Well, these days they don’t really spend a lot of time teaching handwriting. And so kids come into school already knowing how to write. And so the formations that they were used were already engrained; they were habits. And so the difficulties that they were experiencing… it’s hard to break a habit, basically. And so that’s why I think it was harder to teach them the proper way and for them to incorporate it into their daily handwriting.

SPREEUWENBERG:

And with the digital world we’re living in, why do you feel it’s still so important for children to know how to properly do handwriting?

WILSON:

Well, just through the research that I’ve gone through for other presentations – and also from my own experience – I found that writing helps me remember. And I know that through handwriting there are also different synapses that are formed in the brain. There are different motor training that is developed. And so it also helps with even further development of the brain.

And these kids, they’re really stuck on all of these electronics. We have to figure out something else for these kids to do that they can use to further their education, and in a fun way. They’re just stuck on these iPads, and this is just an option, another way to get them off of the computers, off the iPads and something that they would enjoy to do.

SPREEUWENBERG:

Yeah, certainly I still revert back to writing things down quite often, and I do find I remember things better when I do that as well. I suspect, I don’t know – this certainly isn’t my area of expertise, by any means – but I suspect it also might help with reading skills as well, if you’re practicing your writing regularly, but I’m not sure.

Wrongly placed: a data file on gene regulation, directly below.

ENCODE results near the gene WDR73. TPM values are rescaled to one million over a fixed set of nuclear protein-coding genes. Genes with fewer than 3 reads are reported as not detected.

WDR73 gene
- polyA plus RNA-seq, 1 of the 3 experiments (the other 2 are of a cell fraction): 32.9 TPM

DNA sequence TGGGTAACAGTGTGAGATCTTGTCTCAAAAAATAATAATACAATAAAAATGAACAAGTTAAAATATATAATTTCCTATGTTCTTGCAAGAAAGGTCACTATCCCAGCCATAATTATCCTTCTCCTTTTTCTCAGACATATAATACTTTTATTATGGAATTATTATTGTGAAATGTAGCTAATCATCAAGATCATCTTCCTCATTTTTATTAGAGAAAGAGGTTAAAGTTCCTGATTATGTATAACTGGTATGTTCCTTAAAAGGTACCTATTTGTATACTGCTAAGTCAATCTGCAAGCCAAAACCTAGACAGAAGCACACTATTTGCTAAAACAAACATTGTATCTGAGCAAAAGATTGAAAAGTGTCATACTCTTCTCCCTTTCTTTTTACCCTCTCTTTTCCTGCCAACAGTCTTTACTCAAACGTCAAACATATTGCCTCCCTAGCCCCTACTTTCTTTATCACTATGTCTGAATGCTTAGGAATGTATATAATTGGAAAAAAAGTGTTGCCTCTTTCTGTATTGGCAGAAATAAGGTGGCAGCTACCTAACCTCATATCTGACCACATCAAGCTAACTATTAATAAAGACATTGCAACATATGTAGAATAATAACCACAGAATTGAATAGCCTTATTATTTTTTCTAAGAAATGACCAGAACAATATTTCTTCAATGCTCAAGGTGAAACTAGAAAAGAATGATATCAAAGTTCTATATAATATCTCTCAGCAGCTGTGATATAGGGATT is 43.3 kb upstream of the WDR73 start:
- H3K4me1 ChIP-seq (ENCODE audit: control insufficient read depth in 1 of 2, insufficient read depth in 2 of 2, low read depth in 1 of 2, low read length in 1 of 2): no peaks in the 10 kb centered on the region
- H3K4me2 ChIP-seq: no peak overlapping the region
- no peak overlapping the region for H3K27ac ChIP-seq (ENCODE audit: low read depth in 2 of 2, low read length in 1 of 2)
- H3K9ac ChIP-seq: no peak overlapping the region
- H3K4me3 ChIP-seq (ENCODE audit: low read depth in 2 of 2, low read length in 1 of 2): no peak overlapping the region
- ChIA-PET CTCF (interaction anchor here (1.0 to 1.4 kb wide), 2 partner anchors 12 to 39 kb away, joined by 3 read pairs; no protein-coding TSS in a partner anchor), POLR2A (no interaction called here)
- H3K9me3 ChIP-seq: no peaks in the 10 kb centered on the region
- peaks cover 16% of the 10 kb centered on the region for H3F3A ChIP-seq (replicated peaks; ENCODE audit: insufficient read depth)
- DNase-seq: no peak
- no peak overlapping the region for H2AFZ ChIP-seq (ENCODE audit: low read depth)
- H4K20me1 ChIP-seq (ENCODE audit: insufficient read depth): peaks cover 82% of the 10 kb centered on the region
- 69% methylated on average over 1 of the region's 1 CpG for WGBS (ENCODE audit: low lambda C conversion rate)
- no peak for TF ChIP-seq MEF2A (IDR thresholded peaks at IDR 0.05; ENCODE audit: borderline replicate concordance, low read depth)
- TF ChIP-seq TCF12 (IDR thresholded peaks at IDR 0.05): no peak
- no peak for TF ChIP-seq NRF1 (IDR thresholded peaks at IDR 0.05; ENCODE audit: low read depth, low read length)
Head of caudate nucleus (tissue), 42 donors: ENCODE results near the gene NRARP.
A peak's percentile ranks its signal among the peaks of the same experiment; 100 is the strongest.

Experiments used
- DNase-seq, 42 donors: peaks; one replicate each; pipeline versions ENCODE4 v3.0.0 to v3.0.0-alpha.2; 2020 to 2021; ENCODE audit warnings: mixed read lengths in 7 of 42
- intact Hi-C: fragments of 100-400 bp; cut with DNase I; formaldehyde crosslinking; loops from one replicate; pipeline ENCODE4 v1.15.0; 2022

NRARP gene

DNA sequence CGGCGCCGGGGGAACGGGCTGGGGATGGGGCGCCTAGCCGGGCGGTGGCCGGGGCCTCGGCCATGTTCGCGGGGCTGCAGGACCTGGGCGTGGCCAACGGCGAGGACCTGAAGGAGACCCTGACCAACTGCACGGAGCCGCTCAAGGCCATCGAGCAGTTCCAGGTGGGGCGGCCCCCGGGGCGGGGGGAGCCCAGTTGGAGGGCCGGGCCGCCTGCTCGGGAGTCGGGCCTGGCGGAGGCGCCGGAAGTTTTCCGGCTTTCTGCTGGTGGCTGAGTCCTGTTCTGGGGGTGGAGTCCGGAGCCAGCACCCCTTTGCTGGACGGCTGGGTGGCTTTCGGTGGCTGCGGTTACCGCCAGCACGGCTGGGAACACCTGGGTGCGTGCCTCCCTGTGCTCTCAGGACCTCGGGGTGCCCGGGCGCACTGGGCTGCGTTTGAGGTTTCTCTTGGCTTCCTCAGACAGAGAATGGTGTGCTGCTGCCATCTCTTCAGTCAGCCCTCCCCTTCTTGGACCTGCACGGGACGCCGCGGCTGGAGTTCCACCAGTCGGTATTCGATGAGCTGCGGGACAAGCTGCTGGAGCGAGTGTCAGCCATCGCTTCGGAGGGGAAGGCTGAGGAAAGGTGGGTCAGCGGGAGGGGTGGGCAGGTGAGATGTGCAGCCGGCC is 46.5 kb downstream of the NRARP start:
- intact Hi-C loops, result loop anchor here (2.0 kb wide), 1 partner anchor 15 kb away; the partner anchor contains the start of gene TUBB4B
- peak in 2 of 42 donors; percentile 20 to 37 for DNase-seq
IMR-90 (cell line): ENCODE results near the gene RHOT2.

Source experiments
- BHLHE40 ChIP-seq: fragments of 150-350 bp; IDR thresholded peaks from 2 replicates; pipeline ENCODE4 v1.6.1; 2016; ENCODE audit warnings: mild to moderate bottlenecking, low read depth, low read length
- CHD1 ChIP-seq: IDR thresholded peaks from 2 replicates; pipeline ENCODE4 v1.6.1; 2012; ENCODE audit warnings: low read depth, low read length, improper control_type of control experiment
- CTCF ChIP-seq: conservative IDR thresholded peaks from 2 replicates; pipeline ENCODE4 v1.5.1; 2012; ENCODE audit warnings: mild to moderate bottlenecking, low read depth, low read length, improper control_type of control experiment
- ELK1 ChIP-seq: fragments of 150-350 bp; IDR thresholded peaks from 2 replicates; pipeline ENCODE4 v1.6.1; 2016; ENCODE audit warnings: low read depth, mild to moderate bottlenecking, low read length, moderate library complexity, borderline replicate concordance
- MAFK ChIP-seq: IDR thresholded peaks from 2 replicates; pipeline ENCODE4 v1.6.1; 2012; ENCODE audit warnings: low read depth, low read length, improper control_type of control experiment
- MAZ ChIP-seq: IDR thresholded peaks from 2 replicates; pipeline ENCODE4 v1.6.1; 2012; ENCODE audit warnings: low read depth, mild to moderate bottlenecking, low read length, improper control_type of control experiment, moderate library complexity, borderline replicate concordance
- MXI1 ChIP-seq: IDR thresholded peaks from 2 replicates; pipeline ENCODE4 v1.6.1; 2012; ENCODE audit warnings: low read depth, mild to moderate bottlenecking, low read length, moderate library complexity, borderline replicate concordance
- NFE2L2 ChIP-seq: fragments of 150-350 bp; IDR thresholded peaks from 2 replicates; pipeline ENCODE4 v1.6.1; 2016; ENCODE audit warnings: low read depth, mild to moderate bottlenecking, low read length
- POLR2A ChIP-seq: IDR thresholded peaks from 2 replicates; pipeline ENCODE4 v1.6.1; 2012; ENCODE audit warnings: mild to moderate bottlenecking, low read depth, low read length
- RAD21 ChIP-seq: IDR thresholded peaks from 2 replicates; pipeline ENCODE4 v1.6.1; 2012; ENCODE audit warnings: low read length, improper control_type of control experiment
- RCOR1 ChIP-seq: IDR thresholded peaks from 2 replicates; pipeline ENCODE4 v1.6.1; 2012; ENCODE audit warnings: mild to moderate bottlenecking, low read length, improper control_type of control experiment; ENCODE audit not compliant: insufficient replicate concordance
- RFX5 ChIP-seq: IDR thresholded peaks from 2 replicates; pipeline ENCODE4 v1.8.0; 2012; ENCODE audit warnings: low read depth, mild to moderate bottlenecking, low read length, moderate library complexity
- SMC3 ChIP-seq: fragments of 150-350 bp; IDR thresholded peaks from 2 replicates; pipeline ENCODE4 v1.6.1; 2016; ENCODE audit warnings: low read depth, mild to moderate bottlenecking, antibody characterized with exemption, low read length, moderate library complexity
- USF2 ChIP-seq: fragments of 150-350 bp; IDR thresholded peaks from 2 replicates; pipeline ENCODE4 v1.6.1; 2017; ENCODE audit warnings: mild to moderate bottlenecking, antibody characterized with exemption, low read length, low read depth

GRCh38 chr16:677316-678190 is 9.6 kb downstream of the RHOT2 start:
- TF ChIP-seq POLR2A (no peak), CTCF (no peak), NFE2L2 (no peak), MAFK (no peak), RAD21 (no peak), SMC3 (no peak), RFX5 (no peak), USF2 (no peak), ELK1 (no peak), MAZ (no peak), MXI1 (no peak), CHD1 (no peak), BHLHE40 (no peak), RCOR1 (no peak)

WILSON:

Absolutely. There is research that shows that letter formation and practicing writing properly, it does help with letter recognition. Of course letter recognition is required for further reading skills, definitely.

SPREEUWENBERG:

And so tell us a bit more about how you kind of made the journey from realizing, “Hey, if we use rhythm and music with writing, this is something that’s successful in a classroom,” to really taking this to the next level and developing a website and content around it. And I was listening to one of the videos about T and I and how to write those letters, and the quality is really good! I didn’t want to turn it off, I wanted to keep listening to the music because it was so good!

WILSON:

Well, just the transition to the music part: I have a cousin of mine who’s on my team and he is really good with the music part himself. And so transforming this not only from rhymes to music, he got involved, I talked to him and I wrote the words to the music. And so eventually he just put it to sound. And what I’ve done is I’ve conducted several informal pilots. I’ve conducted several informal pilots in classrooms and typically developing kids and kids with special needs and just the way that they responded to the music and how it helped them remember how to form the letters. That’s how I knew that it was an effective program.